For the Birds Radio Program: Feathers for Humans

Original Air Date: Nov. 10, 1995

From Forrest Gump to down jackets, Laura Erickson closes her series about feathers with human uses for these lightweight ornaments. (3:47) Date confirmed.

Audio missing


One of my favorite movies ever was Forrest Gump. It was more famous for its special effects than its moving message of fate and redemption, but more me the prettiest special effect in the entire movie was of the feather blowing about at the beginning and end. It looked like an owl feather—a light and downy contour body feather from a Snowy, light-phase Great Horned, or Barn Owl. One of the movie’s themes was the question of how much in control of our fate we are, and how much we are blown about by circumstance like that fragile little feather.

Feathers capture the human imagination with their delicate yet detailed structure and their lovely colors. Fairies whizz through the earth on lacy insect wings, but angels, up in the highest reaches of heaven, are always pictured with feathered wings. Trendy catalogs currently offer feather pins—human constructions made to look exactly like feathers. But these are made by mere people, and no matter how beautiful and perfectly crafted, they’re heavy and stiff, mere shadows of the genuine article.

Real feathers have adorned human garments probably from the beginning of time. Whole pelts of swans were fashioned into beautiful, warm cloaks. But bird skin is thin and fragile, difficult to tan. To get the warmth of feathers in a garment, we usually must sacrifice its beauty, stuffing fabrics with feathers to make down jackets and pants makes us look more like the Michelin Man or the Pillsbury Dough Boy than an angel. So more often than not, feathers are used as ornaments rather than to construct an actual item. Milliners have always used them. At the turn of the century, chopped off wings and even whole birds were sometimes set atop hats at a jaunty angle, and a person was poor indeed who was unable to afford at least one feather in her cap. Before the Migratory Bird Treaty Act, plumes from egrets and other exotic, rare species were the feathers of choice in the fashion world, but nowadays only feathers from domestic birds can be bought, sold, or even possessed without a special license. Modern hats are trimmed with the naturally colorful feathers of a few breeds of chickens or domestic pheasants, or with chicken feathers that have been dyed.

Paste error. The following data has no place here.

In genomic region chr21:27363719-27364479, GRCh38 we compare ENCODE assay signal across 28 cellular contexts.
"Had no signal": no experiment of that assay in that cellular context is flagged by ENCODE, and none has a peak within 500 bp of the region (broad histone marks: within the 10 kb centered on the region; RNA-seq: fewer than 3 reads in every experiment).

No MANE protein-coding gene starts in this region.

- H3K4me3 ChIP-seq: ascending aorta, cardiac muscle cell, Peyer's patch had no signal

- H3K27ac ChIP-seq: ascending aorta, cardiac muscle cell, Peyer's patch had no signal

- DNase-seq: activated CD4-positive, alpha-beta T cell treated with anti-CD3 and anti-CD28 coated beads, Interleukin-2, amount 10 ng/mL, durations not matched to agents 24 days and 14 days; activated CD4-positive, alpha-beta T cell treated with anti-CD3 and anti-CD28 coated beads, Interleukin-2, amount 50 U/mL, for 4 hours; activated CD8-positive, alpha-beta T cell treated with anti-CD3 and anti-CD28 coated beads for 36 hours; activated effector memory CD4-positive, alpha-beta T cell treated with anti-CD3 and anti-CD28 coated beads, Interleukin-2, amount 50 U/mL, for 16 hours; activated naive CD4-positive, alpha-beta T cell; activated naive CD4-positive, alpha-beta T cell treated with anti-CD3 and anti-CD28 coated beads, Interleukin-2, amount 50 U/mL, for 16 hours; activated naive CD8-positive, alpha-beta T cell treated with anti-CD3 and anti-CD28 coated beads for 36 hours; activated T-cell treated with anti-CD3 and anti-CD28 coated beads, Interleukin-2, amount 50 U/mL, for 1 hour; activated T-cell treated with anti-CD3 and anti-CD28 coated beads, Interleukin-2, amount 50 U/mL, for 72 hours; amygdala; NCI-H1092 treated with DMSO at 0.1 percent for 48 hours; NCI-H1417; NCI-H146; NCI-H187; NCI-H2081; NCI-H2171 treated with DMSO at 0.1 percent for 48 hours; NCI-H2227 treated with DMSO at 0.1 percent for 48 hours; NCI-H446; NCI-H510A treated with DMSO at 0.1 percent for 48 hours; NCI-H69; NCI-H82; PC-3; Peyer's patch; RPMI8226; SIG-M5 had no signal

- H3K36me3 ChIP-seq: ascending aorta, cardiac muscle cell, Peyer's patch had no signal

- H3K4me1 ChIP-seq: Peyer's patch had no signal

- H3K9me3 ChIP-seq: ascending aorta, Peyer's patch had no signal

Feathers provide humans with warmth and comfort as well as beauty. Feather beds and down pillows and quilts are luxuries even in the age of central heating, and we still talk about feathering our nest when we set aside funds for future security. But if we revere feathers for their beauty and warmth, their delicate nature makes some consider them inconsequential. Even a person with a feather in his cap wouldn’t ant to be called a feather-brain, and the only people who wouldn’t be offended to be referred to as featherweights are boxers or wrestlers weighing between 118 and 127 pounds. Yet for all their fragility, feathers are the only protection necessary to carry a hummingbird over the Gulf of Mexico during hurricane season. It was a feather quill that was originally mightier than the sword. On this Veteran’s Day, let’s remember how fragile peace is, yet how enduring, like the Declaration of Independence, the Constitution, and the Bill of Rights, words we still believe in today, words that were written with a feather.